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Pourdavoud Center Lecture Series: Eberhard Sauer
From the Gorgan Wall to the Alan Gates/Dariali: The Northern Defenses of the Sasanian Empire
A lecture by Eberhard W. Sauer
Based on collaborative research with Jebrael Nokandeh, Hamid Omrani Rekavandi,
Lana Chologauri and Davit Naskidashvili
It was only in December 2005 that radiocarbon samples established beyond doubt a Sasanian-era construction date for the Gorgan Wall, the longest fort-lined barrier of the late antique world. Until then, majority opinion had favored a date half a millennium before. Over the 16 years since, our knowledge of the northern defenses of the Sasanian Empire has grown rapidly. In the early 2000s, few large Sasanian military fortifications had been securely identified; today, their combined size arguably exceeds that of those in the contemporary late Roman world. Scholars have frequently argued that the Sasanian army was much smaller than that of the Roman Empire or even that there was no standing army at all. Our most recent excavations have demonstrated that the Gorgan Wall forts were densely filled with large barracks, rising in part to a height of two storeys. Later, annexes were added. Huge storage pits, storage jars and a series of ovens and fire-places, as well as finds, demonstrate dense occupation for one-and-a-half to two centuries. Fortresses in the hinterland, some of them earlier than the Gorgan Wall, housed extensive tent cities, probably for the field army. The Sasanian state was also the first external power to fortify the Caucasus passes, turning Europe’s highest mountain range into a formidable barrier. Fieldwork in Dariali Gorge have enabled our team to date fortifications controlling Transcaucasian traffic to the time not long before or after a famous Hunnic invasion via the same mountain pass in AD 395. Our joint fieldwork has not only revealed the extraordinary scale and sophistication of Sasanian military infrastructure, it has also shed new light on its purpose and effectiveness. The empire’s strong fortification belt in the north far from being merely symbolic, as some have argued, enabled the empire to hold its ground and protect its core territories, to launch counter-offenses, and even to conquer temporarily the Levant in the early seventh century.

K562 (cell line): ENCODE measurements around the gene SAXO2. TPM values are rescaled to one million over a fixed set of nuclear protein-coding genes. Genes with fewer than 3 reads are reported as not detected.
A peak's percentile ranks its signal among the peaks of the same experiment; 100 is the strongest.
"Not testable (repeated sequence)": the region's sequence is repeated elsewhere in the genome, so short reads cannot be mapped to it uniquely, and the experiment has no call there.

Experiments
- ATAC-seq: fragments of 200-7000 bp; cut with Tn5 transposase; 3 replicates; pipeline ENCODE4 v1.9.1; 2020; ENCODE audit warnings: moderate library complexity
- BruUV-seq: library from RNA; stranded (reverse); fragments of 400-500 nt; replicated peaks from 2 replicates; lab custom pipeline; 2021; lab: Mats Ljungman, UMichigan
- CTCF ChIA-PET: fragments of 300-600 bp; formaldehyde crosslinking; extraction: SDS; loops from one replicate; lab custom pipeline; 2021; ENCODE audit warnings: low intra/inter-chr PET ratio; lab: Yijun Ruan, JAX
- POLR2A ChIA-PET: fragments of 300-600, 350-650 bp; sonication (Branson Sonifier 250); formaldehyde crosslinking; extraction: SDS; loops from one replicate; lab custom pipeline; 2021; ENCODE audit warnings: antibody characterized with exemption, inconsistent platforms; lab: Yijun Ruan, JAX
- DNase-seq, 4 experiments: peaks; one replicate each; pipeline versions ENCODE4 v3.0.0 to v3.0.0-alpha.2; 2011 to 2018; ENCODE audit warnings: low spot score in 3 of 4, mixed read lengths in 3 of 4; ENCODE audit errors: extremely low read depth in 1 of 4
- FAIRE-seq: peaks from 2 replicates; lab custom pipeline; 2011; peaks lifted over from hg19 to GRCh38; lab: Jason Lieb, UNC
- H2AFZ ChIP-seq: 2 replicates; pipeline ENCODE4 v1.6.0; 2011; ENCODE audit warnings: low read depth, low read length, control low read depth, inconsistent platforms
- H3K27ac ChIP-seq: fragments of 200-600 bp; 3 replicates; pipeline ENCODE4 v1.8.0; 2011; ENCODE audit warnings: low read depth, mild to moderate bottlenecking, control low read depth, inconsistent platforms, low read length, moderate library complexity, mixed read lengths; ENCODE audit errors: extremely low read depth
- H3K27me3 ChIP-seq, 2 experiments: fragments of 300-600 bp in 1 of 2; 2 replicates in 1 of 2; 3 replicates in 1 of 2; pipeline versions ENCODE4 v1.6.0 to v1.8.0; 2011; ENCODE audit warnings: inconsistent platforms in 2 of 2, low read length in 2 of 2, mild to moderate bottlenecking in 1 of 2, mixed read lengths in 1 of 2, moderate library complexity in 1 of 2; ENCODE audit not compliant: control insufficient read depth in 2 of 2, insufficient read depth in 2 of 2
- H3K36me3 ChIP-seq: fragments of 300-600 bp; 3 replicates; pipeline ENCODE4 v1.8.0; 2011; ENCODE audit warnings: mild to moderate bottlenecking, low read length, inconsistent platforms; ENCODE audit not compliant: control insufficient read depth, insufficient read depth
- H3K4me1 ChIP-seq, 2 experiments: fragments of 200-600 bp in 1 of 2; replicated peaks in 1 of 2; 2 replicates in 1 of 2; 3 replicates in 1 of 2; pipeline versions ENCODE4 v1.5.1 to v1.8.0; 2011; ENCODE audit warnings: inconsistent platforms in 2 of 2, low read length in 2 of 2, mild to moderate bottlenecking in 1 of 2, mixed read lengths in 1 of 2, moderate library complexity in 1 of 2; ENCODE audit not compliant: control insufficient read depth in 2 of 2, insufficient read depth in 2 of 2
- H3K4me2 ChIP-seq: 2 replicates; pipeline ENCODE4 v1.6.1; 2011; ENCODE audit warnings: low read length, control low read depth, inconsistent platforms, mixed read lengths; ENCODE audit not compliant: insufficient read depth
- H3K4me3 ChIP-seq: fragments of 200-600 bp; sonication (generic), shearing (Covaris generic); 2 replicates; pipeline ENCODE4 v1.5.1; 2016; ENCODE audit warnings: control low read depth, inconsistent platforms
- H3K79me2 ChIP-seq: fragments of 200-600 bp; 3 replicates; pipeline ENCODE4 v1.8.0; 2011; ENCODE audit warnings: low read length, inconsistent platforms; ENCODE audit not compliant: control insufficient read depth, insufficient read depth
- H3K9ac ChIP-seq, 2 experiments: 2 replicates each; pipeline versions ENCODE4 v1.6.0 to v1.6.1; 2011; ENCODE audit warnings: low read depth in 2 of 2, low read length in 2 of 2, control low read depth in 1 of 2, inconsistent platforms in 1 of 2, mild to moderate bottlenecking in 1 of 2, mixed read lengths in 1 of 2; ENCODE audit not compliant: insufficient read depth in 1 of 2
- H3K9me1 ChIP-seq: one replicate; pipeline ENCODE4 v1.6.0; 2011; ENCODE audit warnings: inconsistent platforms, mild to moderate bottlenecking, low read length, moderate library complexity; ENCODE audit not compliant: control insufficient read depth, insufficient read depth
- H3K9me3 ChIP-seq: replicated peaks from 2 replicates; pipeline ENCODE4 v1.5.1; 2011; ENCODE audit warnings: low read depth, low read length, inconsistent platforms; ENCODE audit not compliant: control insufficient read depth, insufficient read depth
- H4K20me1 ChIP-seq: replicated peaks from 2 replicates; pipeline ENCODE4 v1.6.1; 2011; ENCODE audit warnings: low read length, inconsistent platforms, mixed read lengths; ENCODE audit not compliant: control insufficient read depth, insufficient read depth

About the Speaker
Eberhard W. Sauer is Professor of Roman Archaeology at the University of Edinburgh and one of the directors of the joint fieldwork projects in Iran and Georgia. Since 2012 he has been the Project Leader in the ERC Persia Project, which has been involved with fieldwork on Sasanian military monuments in Iran, Georgia, and Oman. His many publications include Dariali: The ‘Caspian Gates’ in the Caucasus from Antiquity to the Age of the Huns and the Middle Ages (co-authored 2020); Sasanian Persia: Between Rome and the Steppes of Eurasia (edited 2017); and Persia’s Imperial Power in Late Antiquity: The Great Wall of Gorgān and Frontier Landscapes of Sasanian Iran (co-authored 2013).